Next in terms of GHW's "honor" there is the "Willy Horton ad" of his 1988 run for President against Michael Dukakis. Much has been written about it, down to this very day. Briefly, Reagan had used racist "dog whistles" a-plenty, beginning with making the tiny village of Philadelphia, MS, where the three civil rights workers were murdered in the "Freedom Summer" of 1963, his first speech-stop after he had gained the Republican nomination at Philadelphia in 1980. The "Willy Horton ad," created by "Always Attack, Never Defend" (sound familiar) Lee Atwater (who on his death bed apologized for ever making it), is considered by many to have led the Republican Party right down the hill to the open racism of Donald J. Trump.

And then we come to the Gulf War that made GHW truly famous. In actuality, he tricked Saddam Hussein into it. In the summer of 1990, Saddam Hussein's Iraq is having a series of problems with its Southern neighbor, Kuwait. One is that Iraq's passage to the open sea is difficult, through the shallow and narrow "Shatt al' Arab." Saddam wants to lease two uninhabited Kuwaiti Islands in the Shatt, in order to build deep-water port. Kuwait says "no." Then Saddam discovers that Kuwait is "diagonal drilling" across the Iraqi border, into their oil fields. During intense diplomatic discussions to resolve both situations, with Saddam himself at the table the Kuwaiti Foreign Minister makes a veiled reference to the widely-held suspicion throughout the Middle East that Saddam's mother was a prostitute. That suspicion was likely correct, but it was hardly a subject to bring up during delicate negotiations over serious issues. Saddam stormed out of the meeting, which would be the last one before the Gulf War.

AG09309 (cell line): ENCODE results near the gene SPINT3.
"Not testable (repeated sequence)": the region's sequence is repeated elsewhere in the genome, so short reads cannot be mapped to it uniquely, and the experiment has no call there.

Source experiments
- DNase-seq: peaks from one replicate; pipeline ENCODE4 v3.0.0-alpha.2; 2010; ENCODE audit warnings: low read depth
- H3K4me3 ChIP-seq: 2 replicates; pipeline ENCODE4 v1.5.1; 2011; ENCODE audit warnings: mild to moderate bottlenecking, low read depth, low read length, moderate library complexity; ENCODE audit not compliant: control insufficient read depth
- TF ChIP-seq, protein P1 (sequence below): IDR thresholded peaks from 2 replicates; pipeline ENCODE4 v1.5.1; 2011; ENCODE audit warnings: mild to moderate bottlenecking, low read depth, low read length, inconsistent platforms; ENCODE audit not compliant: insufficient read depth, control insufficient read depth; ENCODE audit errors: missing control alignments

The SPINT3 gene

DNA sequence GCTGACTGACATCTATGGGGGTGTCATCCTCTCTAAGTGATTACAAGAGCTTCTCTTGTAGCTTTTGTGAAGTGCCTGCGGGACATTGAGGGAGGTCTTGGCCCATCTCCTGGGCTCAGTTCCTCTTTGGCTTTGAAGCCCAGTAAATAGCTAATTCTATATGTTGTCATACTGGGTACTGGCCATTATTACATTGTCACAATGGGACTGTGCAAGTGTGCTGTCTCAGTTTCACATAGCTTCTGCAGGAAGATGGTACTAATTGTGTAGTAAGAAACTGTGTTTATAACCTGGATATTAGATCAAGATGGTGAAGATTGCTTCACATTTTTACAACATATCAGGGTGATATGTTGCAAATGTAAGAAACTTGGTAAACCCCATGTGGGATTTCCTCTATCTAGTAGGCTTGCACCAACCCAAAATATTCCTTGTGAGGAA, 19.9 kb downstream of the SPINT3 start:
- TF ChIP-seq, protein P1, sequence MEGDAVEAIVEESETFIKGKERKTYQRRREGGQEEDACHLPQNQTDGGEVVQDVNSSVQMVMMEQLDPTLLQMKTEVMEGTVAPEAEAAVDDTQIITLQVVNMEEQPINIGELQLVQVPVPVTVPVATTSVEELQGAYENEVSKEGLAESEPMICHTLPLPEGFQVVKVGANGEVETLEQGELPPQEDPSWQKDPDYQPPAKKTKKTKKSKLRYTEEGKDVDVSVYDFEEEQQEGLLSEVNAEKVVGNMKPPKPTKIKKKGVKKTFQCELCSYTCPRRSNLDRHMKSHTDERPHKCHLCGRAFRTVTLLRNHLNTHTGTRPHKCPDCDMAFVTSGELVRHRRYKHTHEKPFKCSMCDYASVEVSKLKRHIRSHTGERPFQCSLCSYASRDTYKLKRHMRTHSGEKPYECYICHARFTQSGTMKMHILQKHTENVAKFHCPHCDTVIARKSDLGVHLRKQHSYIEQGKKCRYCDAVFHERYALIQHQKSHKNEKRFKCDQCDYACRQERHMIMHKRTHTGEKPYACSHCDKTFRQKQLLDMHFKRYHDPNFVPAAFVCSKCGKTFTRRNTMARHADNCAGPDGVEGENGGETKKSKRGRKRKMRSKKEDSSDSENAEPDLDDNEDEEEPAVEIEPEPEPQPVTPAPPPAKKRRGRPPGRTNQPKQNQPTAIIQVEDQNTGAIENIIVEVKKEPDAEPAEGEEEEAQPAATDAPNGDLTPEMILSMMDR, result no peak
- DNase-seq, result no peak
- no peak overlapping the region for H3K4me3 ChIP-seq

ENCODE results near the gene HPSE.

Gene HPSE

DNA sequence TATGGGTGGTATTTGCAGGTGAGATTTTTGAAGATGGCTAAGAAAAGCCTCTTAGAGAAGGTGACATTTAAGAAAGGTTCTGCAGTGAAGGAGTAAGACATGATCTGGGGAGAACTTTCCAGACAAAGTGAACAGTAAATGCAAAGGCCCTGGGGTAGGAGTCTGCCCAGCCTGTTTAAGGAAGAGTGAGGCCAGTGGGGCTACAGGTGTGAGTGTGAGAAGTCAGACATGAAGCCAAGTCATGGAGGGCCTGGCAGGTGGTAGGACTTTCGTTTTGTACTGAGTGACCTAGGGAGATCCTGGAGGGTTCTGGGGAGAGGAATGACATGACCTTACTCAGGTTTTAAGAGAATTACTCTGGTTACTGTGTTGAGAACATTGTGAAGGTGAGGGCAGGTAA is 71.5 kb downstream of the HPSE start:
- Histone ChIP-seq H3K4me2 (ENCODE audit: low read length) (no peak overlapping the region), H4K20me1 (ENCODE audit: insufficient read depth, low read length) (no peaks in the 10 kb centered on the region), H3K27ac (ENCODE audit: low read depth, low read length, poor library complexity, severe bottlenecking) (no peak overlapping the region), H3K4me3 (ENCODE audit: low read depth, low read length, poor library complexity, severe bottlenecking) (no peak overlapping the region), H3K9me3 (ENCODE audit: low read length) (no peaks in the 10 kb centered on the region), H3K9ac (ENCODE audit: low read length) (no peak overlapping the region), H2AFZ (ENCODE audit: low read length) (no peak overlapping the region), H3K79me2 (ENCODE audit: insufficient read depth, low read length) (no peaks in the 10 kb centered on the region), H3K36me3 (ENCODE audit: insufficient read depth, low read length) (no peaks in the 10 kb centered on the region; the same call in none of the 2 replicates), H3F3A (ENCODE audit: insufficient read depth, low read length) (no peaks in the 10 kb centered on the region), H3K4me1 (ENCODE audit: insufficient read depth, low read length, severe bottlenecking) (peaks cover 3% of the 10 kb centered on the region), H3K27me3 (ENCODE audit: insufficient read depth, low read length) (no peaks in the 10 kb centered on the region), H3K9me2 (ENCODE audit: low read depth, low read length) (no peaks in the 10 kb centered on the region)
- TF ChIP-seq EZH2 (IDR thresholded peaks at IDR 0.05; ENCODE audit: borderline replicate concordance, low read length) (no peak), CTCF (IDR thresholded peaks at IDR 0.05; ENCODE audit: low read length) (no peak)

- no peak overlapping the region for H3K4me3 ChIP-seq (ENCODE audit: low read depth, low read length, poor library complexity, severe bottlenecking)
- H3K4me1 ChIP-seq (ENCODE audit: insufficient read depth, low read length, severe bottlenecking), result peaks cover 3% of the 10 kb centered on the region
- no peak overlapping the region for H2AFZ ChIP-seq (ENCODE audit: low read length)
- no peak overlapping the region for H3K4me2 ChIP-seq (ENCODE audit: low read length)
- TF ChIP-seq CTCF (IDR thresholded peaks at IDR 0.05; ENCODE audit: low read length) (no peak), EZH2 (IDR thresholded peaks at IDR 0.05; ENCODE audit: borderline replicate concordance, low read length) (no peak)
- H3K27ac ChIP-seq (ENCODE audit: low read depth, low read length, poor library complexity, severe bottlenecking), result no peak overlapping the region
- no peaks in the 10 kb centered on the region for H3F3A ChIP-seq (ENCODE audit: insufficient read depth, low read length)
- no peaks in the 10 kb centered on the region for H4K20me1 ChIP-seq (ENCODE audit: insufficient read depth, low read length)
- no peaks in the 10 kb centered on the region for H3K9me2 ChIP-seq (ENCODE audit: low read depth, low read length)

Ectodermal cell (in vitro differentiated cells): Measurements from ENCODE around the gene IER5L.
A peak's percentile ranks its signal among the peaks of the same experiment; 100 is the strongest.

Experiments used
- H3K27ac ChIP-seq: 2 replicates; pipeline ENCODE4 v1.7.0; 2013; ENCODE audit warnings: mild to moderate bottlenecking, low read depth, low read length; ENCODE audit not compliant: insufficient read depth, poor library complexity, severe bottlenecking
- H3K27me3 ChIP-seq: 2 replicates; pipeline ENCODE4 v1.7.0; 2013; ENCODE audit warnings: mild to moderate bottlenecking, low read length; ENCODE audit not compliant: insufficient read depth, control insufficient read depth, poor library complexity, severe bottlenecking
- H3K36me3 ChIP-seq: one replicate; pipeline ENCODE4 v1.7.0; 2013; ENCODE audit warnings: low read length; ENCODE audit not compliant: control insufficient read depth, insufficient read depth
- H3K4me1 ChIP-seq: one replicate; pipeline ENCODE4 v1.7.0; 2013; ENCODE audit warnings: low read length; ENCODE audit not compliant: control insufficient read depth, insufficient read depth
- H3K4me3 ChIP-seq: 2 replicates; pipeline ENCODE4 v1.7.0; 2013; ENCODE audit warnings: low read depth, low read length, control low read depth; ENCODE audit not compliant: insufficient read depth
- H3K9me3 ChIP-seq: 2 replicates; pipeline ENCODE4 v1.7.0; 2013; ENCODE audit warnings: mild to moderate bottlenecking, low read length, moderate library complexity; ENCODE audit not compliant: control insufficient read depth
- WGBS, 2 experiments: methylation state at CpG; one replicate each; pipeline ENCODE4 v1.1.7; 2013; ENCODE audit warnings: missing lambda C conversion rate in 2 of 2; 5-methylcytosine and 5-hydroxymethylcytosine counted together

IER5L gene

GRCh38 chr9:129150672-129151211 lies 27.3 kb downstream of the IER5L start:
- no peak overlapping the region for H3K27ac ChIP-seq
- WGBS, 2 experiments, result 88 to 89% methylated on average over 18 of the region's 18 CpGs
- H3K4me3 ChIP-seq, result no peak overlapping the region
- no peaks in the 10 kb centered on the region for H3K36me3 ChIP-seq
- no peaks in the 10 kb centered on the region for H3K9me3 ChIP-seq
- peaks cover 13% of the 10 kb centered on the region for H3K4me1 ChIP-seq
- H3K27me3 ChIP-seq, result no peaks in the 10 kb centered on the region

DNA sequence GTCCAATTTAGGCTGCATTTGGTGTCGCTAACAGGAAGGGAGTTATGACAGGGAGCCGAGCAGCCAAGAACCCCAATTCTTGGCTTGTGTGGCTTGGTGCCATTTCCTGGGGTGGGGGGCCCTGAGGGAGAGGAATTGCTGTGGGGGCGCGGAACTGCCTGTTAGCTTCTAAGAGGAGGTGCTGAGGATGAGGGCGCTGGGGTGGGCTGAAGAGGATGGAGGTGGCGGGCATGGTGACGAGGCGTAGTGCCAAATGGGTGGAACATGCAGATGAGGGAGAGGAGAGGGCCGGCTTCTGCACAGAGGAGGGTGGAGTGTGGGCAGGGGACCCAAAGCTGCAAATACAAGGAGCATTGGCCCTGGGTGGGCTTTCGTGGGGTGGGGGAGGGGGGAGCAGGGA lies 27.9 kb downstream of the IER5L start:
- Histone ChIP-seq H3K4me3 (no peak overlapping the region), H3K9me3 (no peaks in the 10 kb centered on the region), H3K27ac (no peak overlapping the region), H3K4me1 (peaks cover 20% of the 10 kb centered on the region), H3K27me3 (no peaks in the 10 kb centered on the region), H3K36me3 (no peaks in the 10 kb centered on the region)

On July 25, 1990, Saddam had an exchange with the U.S. Ambassador April Glaspie about the matters at hand. She has been quoted (and later denied saying it) that: "We have no opinion on your Arab -- Arab conflicts, such as your dispute with Kuwait. Secretary (of State James) Baker has directed me to emphasize the instruction, first given to Iraq in the 1960s, that the Kuwait issue is not associated with America." Saddam invaded Kuwait on August 2, and the rest, as they say, is history. Which on this side of the Atlantic made GHW's place in the history of "strong American Presidents." Of course, if he really did, through Amb. Glaspie, trick Saddam into invading, and was ready for him, that's another story.

Oh my.  "Honorable."  I guess it's all in how one defines it. your social media marketing partner